The last several days, I have been thinking about the various types of creativity that are elaborated by Susan Weinschenk. The one that is most familiar is the emotional and spontaneous sort. Think of Van Gogh painting. This form of creativity comes from the amygdala and is deeply emotional. As children of the romantic rebellion, perhaps that is why we are so fascinated by it. I am also familiar with the cognitive and spontaneous sort. Think of Newton seeing gravity at work when an apple fell. This sort of creativity requires a huge body of knowledge and stepping away from intense thought. A Eureka moment, that we associate with genius type work. But Steve Johnson argues that these are not the most common place for finding new ideas. That, he says, comes from exchanges in threads of conversation.
So what about the other two? These may be more important to us as sources of innovation, and yet we tend not to value them as highly. One is where you face an emotional crisis. The brain shifts into overdrive and can produce new ideas quickly. Think about deadlines as a trivial example of how this works. This works when you are alone and it helps get teams in synch. But it works in a sloppy way. You get a result, but not necessarily an elegant one. The final type is deliberate and reflective. This happens when you focus on a problem over a period of time, amassing a lot of knowledge. As you learn more, your brain has a greater capacity to combine things in new years.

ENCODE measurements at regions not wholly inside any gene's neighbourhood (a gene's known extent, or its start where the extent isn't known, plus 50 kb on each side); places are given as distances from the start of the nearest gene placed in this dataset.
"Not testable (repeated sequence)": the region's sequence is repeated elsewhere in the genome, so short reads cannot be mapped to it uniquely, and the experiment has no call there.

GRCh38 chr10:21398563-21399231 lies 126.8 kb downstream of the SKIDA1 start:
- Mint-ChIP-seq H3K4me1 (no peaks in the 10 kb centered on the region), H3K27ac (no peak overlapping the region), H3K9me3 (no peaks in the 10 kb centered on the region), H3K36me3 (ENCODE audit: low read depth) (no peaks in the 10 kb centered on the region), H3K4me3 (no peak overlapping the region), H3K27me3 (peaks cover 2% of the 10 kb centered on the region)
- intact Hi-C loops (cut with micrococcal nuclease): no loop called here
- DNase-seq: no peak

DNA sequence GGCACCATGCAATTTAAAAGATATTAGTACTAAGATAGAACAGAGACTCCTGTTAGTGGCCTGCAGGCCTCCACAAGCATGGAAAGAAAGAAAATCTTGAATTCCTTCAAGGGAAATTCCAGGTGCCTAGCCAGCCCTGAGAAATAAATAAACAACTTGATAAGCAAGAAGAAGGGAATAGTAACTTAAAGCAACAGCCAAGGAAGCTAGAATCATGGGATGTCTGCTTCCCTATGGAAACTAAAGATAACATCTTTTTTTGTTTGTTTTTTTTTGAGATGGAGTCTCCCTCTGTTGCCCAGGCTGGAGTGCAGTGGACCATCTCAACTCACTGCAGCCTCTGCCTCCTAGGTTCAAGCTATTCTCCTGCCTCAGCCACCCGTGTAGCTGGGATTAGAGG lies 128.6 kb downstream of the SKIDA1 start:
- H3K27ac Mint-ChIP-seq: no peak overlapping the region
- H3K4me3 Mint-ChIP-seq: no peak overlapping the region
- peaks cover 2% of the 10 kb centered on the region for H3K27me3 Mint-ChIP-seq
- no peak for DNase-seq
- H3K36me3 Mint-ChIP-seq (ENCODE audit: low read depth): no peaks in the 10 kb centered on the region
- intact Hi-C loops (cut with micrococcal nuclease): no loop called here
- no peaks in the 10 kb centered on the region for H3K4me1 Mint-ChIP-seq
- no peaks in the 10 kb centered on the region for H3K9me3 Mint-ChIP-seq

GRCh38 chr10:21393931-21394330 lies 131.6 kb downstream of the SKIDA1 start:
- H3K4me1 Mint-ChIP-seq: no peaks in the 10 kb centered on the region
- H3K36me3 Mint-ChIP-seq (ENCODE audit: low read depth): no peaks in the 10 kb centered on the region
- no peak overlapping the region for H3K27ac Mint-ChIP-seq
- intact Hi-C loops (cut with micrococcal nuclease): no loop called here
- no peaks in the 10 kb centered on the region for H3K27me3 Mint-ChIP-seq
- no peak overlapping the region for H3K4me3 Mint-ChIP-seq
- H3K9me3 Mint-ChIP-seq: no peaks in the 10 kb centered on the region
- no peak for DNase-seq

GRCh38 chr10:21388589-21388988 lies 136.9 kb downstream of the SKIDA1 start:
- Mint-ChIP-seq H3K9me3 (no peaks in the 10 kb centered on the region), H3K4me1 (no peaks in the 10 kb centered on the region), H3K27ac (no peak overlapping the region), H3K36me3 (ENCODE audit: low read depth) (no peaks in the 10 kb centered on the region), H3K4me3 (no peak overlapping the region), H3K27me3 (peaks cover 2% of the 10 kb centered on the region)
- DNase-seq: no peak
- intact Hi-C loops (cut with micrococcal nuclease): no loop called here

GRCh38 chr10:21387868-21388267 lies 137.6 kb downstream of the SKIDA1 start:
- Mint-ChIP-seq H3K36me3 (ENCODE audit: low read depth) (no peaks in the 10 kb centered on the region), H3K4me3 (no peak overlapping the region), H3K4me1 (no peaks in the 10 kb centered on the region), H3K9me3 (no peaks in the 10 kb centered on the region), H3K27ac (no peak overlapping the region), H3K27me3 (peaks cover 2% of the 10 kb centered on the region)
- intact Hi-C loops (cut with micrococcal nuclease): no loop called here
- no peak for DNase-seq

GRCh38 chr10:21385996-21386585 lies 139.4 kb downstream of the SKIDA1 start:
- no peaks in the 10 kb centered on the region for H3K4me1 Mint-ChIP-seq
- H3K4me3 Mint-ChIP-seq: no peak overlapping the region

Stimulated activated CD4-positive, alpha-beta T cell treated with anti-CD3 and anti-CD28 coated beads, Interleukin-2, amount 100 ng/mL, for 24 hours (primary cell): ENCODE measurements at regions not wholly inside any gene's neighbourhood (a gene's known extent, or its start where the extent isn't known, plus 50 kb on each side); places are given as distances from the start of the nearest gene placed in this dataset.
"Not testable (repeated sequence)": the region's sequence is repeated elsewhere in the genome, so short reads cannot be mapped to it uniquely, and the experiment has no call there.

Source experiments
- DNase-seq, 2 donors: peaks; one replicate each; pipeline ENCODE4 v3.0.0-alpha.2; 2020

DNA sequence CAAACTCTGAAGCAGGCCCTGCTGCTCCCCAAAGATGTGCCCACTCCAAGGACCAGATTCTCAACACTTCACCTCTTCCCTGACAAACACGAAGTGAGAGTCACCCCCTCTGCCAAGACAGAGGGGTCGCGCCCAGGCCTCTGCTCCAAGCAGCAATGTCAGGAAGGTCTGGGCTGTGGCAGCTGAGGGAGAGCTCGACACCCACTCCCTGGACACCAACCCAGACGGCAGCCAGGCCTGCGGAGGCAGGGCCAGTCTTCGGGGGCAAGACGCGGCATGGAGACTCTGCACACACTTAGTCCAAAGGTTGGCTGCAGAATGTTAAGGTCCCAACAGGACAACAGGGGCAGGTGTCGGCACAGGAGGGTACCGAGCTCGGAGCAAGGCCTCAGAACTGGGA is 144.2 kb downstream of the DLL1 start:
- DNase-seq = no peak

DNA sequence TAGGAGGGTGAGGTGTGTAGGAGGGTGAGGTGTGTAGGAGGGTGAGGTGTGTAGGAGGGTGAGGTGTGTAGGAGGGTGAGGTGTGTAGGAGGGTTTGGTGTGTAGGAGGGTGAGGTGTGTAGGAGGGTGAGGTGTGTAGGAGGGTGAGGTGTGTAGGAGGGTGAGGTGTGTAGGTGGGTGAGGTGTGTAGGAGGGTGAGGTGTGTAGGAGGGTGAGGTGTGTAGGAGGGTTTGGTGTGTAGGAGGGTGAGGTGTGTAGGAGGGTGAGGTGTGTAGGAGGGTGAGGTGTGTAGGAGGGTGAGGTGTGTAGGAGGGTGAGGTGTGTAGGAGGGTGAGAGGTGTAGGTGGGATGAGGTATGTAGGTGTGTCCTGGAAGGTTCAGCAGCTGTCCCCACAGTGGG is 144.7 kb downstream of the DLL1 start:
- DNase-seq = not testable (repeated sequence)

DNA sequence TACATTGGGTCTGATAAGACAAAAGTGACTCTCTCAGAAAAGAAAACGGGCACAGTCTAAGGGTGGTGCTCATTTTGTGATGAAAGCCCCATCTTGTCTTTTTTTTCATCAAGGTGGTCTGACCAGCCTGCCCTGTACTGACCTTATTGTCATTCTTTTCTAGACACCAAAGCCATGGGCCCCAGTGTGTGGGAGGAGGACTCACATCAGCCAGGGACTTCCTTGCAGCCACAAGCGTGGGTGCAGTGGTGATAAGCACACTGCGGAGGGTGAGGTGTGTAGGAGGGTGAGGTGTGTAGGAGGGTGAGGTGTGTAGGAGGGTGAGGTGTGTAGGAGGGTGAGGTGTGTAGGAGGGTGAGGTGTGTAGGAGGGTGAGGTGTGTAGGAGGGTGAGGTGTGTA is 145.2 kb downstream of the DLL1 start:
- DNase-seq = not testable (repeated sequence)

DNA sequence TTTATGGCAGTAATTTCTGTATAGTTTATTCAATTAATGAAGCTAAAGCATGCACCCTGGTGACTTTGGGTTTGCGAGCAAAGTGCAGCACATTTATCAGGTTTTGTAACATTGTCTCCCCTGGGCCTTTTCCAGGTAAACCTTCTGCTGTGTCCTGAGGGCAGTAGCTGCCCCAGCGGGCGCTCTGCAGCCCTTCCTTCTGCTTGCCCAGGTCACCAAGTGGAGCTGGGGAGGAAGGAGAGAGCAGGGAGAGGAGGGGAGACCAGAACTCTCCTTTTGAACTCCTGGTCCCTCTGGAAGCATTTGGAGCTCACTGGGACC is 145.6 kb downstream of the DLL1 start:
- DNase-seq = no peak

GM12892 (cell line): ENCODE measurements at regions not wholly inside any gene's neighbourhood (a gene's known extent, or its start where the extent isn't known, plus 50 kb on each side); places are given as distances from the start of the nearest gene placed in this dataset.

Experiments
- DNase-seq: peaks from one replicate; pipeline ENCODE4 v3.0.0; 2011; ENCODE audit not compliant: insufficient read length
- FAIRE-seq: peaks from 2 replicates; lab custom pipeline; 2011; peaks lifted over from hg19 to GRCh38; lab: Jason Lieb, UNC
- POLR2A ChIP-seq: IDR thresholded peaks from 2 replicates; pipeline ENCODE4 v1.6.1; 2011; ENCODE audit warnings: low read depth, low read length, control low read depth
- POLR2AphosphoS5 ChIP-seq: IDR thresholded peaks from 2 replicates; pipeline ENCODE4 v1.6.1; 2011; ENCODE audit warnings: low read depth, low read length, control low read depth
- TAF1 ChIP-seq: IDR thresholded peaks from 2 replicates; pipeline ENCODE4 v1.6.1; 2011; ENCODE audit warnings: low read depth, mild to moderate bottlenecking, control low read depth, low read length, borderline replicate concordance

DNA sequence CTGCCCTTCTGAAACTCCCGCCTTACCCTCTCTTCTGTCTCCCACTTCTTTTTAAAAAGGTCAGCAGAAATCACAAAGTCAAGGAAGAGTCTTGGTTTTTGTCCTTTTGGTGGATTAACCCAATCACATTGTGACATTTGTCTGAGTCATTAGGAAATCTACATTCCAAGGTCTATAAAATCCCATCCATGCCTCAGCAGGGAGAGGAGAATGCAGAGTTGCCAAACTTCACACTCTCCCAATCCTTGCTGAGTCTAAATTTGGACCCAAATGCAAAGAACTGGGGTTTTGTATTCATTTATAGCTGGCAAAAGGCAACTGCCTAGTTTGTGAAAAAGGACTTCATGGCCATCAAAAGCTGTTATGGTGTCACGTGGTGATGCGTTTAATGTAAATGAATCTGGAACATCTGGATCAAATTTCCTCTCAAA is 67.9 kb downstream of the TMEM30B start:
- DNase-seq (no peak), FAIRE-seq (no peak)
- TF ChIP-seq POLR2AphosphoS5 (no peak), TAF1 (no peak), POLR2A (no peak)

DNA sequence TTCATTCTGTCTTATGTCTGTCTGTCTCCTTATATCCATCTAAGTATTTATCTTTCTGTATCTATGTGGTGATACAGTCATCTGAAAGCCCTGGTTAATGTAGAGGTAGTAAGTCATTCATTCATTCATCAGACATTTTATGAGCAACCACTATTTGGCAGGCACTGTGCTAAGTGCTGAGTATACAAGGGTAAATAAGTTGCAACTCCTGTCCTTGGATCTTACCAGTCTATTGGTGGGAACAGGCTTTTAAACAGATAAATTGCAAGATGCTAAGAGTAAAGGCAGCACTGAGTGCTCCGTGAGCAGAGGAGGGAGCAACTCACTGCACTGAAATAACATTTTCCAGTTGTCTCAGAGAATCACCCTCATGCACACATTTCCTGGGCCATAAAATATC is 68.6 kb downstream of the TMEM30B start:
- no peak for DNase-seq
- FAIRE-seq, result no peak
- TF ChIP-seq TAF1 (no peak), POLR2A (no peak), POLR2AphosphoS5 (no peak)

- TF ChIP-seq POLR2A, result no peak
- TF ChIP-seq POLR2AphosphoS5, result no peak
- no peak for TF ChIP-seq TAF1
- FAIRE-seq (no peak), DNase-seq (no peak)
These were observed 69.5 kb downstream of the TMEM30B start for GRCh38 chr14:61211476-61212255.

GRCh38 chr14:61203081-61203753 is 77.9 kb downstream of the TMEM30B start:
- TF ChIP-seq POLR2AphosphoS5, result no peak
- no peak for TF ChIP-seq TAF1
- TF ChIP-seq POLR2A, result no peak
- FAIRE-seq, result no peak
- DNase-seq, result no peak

Think of Edison and his thousands of trials and errors to get the light bulb right. And here is the great man (from Eureka)
Applying this to global warming, we know that we inject too much carbon into the atmosphere. Check. We could cut back (and we are trying to) but that is tough. What if we could remove carbon? Well, it turns out that doing this involves rather simple chemical processes. We just haven’t applied them on a massive scale. So, some people are fooling around with different types of processes to find which ones work best at scale. Like Joe Jones at Skyonics. Jones says
“SkyMine is really Edisonian, in that it takes proven technologies and combines them in novel ways to innovative results,”
Right. Mining deliberative, cognitive creativity. My bet is that this will be where we find our solution.
But can we speed it up? Sure we can. If we could build a platform where people had incentives to share their experimental results, we would get more results faster. The problem is in creating the incentives. This is why big firms can be more innovative than start ups. With more capital, shared goals, and a larger pool of people with different kinds of knowledge, they can exchange knowledge about experiments faster. Think of Bell Labs. This is what that sort of place looks like (from Emilio Segre Visual Archives)
BTW, this is not the end of the story — there is still a sharing option (from open innovation). But that is for another blog post.